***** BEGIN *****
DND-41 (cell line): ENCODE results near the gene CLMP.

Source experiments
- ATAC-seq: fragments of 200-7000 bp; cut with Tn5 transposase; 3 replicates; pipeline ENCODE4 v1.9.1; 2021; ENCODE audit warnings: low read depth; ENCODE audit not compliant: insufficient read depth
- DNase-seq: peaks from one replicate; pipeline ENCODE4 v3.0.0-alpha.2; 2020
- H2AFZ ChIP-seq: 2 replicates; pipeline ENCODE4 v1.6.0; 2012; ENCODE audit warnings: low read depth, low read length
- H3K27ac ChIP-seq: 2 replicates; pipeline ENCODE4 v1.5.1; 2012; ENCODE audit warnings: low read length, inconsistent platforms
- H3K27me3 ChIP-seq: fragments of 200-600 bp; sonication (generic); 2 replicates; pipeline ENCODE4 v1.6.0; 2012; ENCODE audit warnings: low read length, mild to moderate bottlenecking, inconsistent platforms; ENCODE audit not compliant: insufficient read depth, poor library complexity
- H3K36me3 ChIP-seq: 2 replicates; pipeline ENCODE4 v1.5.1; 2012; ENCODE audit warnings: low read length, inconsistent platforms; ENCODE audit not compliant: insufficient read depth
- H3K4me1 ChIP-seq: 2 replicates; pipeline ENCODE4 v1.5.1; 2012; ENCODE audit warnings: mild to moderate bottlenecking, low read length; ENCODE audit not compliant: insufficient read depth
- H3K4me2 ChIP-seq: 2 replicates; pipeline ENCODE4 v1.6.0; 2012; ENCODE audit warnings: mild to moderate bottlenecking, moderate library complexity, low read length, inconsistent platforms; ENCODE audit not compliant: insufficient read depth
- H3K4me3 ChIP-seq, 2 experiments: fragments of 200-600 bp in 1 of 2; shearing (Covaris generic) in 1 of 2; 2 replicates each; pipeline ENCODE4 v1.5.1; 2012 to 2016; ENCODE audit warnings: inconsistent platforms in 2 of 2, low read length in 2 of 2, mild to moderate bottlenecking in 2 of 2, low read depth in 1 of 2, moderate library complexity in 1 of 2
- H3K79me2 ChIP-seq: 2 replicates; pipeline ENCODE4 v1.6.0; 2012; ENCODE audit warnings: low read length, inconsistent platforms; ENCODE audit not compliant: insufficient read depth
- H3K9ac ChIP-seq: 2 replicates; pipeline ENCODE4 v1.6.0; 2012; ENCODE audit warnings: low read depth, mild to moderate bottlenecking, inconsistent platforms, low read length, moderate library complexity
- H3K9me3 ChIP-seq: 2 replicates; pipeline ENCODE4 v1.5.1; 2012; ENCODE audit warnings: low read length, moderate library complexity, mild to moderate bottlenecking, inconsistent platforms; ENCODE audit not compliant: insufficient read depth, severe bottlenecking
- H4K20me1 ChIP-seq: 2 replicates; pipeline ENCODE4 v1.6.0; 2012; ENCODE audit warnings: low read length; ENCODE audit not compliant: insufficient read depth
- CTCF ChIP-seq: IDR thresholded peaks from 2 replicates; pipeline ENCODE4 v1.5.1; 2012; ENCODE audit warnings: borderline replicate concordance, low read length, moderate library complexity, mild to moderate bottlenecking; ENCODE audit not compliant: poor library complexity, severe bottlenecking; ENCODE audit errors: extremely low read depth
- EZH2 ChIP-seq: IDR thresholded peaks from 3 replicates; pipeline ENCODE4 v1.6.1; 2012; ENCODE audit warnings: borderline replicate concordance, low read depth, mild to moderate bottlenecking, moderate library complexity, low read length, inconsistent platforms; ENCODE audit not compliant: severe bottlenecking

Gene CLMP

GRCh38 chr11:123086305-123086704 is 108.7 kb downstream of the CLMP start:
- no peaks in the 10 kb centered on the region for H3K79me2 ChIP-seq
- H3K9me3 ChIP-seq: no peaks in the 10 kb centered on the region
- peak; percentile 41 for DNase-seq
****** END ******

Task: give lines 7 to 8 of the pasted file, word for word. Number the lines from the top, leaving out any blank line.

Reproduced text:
- H3K27me3 ChIP-seq: fragments of 200-600 bp; sonication (generic); 2 replicates; pipeline ENCODE4 v1.6.0; 2012; ENCODE audit warnings: low read length, mild to moderate bottlenecking, inconsistent platforms; ENCODE audit not compliant: insufficient read depth, poor library complexity
- H3K36me3 ChIP-seq: 2 replicates; pipeline ENCODE4 v1.5.1; 2012; ENCODE audit warnings: low read length, inconsistent platforms; ENCODE audit not compliant: insufficient read depth